Tim Keller Set to Receive 2017 Kuyper Prize from Princeton Theological Seminary, But Some Alumni Unhappy

Timothy Keller, senior pastor at Redeemer Presbyterian Church, speaks at Movement Day Global Cities at the Jacob Javits Center in New York City on Thursday, October 27, 2016.

Tim Keller, founding pastor of the multi-campus Redeemer Presbyterian Church in New York City, is set to receive the 2017 Kuyper Prize for Excellence in Reformed Theology and Public Witness at Princeton Theological Seminary next month but some alumni are disgruntled because of his church’s position on women and LGBT individuals in ministry.

The Abraham Kuyper Prize for Excellence in Reformed Theology and Public Life is awarded each year to a scholar or community leader whose outstanding contribution to their chosen sphere reflects the ideas and values characteristic of the Neo-Calvinist vision of religious engagement in matters of social, political and cultural significance in one or more of the spheres of society. A condition of the prize is that the recipient deliver a lecture on a topic appropriate to the aims of the Abraham Kuyper Center for Public Theology.

On April 6 at the Princeton Seminary campus in Miller Chapel, Keller is expected to collect the  Abraham Kuyper Prize and deliver a lecture on church planting.

Despite expressing respect for Keller as a Christian leader and man of faith, Princeton Theological Seminary alumna Traci Smith argued in a blog post that she doesn’t believe Keller should be honored because of the Presbyterian Church in America’s position on the ordination of women and LGBT individuals.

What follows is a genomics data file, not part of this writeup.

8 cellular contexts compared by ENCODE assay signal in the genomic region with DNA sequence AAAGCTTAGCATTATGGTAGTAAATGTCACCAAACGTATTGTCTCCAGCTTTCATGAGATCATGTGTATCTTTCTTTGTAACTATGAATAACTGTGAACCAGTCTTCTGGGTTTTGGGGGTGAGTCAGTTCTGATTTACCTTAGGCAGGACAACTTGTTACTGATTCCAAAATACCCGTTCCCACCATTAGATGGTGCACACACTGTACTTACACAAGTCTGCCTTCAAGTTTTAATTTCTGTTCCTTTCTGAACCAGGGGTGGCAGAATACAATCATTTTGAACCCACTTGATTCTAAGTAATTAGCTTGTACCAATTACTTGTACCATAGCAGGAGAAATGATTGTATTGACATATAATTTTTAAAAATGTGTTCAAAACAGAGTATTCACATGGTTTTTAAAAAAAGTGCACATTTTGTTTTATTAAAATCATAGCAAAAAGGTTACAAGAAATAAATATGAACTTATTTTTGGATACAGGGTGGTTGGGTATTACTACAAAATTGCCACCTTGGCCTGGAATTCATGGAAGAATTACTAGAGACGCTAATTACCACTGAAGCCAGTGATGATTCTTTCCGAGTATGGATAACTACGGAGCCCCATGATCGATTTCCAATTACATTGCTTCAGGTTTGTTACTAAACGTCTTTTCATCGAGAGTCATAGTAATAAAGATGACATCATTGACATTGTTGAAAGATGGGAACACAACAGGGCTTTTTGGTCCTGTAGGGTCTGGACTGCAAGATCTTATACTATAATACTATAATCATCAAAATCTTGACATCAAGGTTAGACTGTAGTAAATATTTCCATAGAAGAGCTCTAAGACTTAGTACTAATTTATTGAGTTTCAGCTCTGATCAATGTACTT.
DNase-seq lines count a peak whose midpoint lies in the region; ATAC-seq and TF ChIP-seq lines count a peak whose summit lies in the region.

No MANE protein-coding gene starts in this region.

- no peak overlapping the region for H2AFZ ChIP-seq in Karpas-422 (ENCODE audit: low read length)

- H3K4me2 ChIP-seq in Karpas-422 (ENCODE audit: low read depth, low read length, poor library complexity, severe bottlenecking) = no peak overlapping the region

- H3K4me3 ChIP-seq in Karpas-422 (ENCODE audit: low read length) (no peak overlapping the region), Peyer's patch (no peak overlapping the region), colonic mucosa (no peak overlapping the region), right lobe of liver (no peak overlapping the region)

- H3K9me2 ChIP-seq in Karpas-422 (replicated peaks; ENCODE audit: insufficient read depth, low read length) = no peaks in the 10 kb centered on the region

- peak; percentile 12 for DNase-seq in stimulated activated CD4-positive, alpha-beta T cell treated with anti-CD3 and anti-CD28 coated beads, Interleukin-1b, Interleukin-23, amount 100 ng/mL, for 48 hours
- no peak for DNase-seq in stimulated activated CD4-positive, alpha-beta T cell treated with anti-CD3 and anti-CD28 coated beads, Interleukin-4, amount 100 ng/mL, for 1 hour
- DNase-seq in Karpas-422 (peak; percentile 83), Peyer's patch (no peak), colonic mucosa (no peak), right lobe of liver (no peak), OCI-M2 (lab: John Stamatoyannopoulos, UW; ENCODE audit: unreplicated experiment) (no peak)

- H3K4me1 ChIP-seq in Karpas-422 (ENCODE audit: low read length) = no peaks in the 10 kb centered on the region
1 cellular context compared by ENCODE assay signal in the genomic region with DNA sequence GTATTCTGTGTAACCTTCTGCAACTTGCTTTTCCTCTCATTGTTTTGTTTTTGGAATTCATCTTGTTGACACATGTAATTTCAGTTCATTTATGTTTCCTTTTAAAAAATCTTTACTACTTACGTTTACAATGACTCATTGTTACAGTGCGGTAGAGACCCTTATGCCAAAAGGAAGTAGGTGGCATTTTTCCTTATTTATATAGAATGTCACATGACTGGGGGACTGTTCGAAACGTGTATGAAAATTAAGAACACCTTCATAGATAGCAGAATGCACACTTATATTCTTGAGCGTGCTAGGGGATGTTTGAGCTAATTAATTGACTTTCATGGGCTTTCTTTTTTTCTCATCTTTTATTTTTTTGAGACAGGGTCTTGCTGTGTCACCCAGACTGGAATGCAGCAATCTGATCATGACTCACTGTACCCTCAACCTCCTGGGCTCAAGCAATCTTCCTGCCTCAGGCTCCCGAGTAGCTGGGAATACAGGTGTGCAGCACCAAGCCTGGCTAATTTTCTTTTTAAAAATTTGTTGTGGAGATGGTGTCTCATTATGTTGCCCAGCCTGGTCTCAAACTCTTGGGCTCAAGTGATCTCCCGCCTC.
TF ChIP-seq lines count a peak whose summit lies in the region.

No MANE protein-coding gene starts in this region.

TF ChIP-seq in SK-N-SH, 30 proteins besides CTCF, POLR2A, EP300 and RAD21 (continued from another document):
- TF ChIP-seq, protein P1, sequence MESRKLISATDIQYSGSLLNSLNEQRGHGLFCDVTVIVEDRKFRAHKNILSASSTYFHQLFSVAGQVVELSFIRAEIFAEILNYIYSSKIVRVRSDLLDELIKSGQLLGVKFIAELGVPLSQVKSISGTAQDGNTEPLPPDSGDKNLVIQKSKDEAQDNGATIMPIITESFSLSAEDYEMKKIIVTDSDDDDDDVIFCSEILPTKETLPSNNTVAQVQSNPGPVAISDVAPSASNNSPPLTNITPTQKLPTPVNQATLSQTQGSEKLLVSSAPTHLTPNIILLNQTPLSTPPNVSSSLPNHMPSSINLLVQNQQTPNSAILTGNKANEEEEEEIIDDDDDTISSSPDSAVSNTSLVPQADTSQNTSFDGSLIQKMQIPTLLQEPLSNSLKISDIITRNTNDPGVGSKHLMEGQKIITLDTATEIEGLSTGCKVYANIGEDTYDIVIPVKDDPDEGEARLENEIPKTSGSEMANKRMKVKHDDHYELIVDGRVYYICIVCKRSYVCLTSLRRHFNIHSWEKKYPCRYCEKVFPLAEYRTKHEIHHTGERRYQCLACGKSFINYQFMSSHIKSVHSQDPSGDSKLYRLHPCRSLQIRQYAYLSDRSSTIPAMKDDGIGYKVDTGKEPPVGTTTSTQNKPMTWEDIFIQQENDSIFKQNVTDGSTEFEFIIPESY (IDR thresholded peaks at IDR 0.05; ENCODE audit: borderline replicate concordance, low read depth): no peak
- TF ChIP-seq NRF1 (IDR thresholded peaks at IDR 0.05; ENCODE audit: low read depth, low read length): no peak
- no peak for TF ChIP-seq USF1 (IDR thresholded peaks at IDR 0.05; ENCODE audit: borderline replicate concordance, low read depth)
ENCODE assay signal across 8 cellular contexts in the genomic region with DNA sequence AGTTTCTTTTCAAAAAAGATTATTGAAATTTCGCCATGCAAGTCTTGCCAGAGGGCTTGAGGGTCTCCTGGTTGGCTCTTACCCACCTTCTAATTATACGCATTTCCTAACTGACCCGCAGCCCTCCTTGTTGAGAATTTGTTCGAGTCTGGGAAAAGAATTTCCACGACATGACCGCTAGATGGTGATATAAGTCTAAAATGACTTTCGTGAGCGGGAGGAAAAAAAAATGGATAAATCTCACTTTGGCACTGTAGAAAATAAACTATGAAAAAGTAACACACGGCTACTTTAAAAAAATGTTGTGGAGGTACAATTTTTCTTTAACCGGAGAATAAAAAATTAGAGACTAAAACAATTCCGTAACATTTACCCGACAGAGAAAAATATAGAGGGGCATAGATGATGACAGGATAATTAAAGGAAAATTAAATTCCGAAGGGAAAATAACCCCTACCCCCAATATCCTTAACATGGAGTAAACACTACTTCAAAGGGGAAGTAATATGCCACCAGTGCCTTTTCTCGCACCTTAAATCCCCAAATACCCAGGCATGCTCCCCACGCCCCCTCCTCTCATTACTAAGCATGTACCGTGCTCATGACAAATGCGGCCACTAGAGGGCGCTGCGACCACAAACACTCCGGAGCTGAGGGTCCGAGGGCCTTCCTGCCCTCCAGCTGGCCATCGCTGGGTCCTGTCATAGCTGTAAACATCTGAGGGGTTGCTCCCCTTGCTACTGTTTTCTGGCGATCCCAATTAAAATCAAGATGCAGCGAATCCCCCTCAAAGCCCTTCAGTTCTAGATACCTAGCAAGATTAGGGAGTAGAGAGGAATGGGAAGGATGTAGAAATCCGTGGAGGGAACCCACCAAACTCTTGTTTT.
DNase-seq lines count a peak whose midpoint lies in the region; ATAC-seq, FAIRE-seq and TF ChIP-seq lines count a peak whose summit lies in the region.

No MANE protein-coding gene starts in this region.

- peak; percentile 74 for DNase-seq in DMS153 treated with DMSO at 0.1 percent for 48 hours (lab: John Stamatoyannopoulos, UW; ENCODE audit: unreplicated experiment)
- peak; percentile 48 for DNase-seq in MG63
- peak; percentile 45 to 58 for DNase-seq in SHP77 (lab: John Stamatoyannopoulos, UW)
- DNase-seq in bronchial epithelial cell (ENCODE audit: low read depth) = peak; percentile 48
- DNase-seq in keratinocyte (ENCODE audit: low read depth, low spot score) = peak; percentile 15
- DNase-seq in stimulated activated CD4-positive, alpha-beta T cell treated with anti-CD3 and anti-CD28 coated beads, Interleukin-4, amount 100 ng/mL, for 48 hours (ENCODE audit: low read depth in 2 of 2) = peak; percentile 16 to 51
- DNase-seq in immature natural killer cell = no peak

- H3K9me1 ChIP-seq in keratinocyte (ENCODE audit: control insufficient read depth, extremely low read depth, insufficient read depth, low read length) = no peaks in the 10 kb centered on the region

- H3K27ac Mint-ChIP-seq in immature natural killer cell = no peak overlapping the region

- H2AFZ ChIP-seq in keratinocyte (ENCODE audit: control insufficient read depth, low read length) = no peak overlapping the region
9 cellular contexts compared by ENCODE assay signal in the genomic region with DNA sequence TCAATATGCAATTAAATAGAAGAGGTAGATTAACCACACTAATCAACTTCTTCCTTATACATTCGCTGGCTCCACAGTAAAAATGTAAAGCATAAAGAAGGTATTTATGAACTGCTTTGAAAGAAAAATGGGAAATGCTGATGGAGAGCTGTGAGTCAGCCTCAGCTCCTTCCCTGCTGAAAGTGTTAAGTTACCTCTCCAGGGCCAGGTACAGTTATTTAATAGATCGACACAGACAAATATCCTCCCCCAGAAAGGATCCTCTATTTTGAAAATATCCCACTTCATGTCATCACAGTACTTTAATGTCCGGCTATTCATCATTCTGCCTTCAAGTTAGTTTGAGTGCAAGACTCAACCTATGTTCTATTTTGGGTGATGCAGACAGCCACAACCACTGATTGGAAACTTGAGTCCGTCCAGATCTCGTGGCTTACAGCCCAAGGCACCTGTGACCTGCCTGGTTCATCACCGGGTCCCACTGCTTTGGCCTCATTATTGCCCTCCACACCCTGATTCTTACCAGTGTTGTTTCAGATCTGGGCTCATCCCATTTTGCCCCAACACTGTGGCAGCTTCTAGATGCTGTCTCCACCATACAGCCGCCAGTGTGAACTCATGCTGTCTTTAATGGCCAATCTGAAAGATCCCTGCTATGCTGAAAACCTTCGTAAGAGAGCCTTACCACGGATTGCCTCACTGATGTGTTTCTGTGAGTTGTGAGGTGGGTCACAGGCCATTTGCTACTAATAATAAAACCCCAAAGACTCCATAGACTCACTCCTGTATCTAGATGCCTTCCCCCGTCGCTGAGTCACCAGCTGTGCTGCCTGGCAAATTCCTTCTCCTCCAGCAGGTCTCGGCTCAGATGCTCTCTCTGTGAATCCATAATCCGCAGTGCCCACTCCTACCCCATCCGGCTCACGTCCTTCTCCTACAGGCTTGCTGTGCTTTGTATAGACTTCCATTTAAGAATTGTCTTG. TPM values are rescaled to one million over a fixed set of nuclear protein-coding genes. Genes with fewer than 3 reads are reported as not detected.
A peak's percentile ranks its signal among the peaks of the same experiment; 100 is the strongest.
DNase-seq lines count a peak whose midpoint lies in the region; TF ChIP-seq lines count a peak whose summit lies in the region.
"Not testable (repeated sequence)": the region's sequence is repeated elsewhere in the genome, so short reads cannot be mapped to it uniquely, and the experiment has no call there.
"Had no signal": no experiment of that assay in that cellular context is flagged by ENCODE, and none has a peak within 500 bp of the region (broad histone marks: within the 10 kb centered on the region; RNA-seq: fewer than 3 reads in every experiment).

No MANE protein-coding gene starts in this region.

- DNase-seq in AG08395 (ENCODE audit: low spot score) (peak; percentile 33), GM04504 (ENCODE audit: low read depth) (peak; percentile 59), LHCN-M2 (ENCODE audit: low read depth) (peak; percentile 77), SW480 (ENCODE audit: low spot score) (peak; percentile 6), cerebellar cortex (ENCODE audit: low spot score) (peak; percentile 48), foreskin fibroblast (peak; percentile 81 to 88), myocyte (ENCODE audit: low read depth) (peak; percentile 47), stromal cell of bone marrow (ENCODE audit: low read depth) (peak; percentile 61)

“Rev. Keller is arguably the most influential pastor of a denomination that is very clear in its assertion that women should not be ordained to ministry. He (and the denomination he serves) is also very clear in its exclusion of LGBT people,” Smith argued.

“My personal soapbox … boils down to this: an institution designed to train men and women for ministry shouldn’t be awarding fancy prizes to someone who believes half the student body (or is it more than half?) has no business leading churches. It’s offensive and, as I have taught my four and five year olds to express, it hurts my feelings,” she said.

“… (the reason he shouldn’t have been invited to give this lecture and receive this prize) is that this isn’t some minor thing. This is a giant lecture with a giant whoop-de-doo factor,” she opined. “There’s a place for common ground, but unless Rev. Tim Keller is prepared to argue for the ordination of all the women students of Princeton Theological Seminary, the The Abraham Kuyper Prize for Excellence in Reformed Theology and Public Life is not that place in my opinion.”

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SOURCE: The Christian Post